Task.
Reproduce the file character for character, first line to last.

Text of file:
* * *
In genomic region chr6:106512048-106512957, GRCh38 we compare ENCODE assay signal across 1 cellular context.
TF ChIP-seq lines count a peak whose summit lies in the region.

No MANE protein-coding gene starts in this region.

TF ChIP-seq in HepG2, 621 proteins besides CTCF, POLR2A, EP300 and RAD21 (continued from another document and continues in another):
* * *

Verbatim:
In genomic region chr6:106512048-106512957, GRCh38 we compare ENCODE assay signal across 1 cellular context.
TF ChIP-seq lines count a peak whose summit lies in the region.

No MANE protein-coding gene starts in this region.

TF ChIP-seq in HepG2, 621 proteins besides CTCF, POLR2A, EP300 and RAD21 (continued from another document and continues in another):